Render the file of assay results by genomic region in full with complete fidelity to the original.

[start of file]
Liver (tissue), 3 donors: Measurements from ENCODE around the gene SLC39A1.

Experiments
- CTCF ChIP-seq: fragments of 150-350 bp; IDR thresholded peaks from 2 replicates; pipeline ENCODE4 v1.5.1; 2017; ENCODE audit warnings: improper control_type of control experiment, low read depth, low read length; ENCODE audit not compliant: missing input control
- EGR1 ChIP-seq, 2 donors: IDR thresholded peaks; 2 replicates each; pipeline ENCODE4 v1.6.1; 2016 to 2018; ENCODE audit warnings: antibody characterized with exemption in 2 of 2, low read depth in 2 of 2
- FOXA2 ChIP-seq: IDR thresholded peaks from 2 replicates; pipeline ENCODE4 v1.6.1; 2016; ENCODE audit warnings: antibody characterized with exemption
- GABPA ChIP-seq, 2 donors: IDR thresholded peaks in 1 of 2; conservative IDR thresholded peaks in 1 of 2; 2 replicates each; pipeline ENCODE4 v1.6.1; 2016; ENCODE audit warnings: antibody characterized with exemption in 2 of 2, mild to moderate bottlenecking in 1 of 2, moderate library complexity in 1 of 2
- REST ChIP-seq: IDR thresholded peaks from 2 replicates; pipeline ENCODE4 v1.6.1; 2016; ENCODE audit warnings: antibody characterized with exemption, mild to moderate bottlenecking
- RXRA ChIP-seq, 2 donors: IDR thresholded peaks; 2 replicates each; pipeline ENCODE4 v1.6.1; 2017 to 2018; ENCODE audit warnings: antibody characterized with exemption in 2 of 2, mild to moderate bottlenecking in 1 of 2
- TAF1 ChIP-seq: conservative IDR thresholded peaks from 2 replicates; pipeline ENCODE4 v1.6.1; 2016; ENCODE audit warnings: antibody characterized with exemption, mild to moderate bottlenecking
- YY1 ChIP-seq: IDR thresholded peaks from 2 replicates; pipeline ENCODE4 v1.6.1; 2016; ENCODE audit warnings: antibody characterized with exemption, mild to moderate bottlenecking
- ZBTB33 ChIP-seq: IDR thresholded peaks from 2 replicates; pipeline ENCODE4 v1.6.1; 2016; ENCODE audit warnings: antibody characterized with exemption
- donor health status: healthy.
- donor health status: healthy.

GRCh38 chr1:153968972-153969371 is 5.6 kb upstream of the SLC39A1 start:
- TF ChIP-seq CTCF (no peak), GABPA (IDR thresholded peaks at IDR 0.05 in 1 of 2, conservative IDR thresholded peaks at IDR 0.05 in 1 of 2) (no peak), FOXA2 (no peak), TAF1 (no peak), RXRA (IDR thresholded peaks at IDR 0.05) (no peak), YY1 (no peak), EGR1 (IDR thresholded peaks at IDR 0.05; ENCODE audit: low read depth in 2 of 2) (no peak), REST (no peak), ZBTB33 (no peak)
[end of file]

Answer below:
Liver (tissue), 3 donors: Measurements from ENCODE around the gene SLC39A1.

Experiments
- CTCF ChIP-seq: fragments of 150-350 bp; IDR thresholded peaks from 2 replicates; pipeline ENCODE4 v1.5.1; 2017; ENCODE audit warnings: improper control_type of control experiment, low read depth, low read length; ENCODE audit not compliant: missing input control
- EGR1 ChIP-seq, 2 donors: IDR thresholded peaks; 2 replicates each; pipeline ENCODE4 v1.6.1; 2016 to 2018; ENCODE audit warnings: antibody characterized with exemption in 2 of 2, low read depth in 2 of 2
- FOXA2 ChIP-seq: IDR thresholded peaks from 2 replicates; pipeline ENCODE4 v1.6.1; 2016; ENCODE audit warnings: antibody characterized with exemption
- GABPA ChIP-seq, 2 donors: IDR thresholded peaks in 1 of 2; conservative IDR thresholded peaks in 1 of 2; 2 replicates each; pipeline ENCODE4 v1.6.1; 2016; ENCODE audit warnings: antibody characterized with exemption in 2 of 2, mild to moderate bottlenecking in 1 of 2, moderate library complexity in 1 of 2
- REST ChIP-seq: IDR thresholded peaks from 2 replicates; pipeline ENCODE4 v1.6.1; 2016; ENCODE audit warnings: antibody characterized with exemption, mild to moderate bottlenecking
- RXRA ChIP-seq, 2 donors: IDR thresholded peaks; 2 replicates each; pipeline ENCODE4 v1.6.1; 2017 to 2018; ENCODE audit warnings: antibody characterized with exemption in 2 of 2, mild to moderate bottlenecking in 1 of 2
- TAF1 ChIP-seq: conservative IDR thresholded peaks from 2 replicates; pipeline ENCODE4 v1.6.1; 2016; ENCODE audit warnings: antibody characterized with exemption, mild to moderate bottlenecking
- YY1 ChIP-seq: IDR thresholded peaks from 2 replicates; pipeline ENCODE4 v1.6.1; 2016; ENCODE audit warnings: antibody characterized with exemption, mild to moderate bottlenecking
- ZBTB33 ChIP-seq: IDR thresholded peaks from 2 replicates; pipeline ENCODE4 v1.6.1; 2016; ENCODE audit warnings: antibody characterized with exemption
- donor health status: healthy.
- donor health status: healthy.

GRCh38 chr1:153968972-153969371 is 5.6 kb upstream of the SLC39A1 start:
- TF ChIP-seq CTCF (no peak), GABPA (IDR thresholded peaks at IDR 0.05 in 1 of 2, conservative IDR thresholded peaks at IDR 0.05 in 1 of 2) (no peak), FOXA2 (no peak), TAF1 (no peak), RXRA (IDR thresholded peaks at IDR 0.05) (no peak), YY1 (no peak), EGR1 (IDR thresholded peaks at IDR 0.05; ENCODE audit: low read depth in 2 of 2) (no peak), REST (no peak), ZBTB33 (no peak)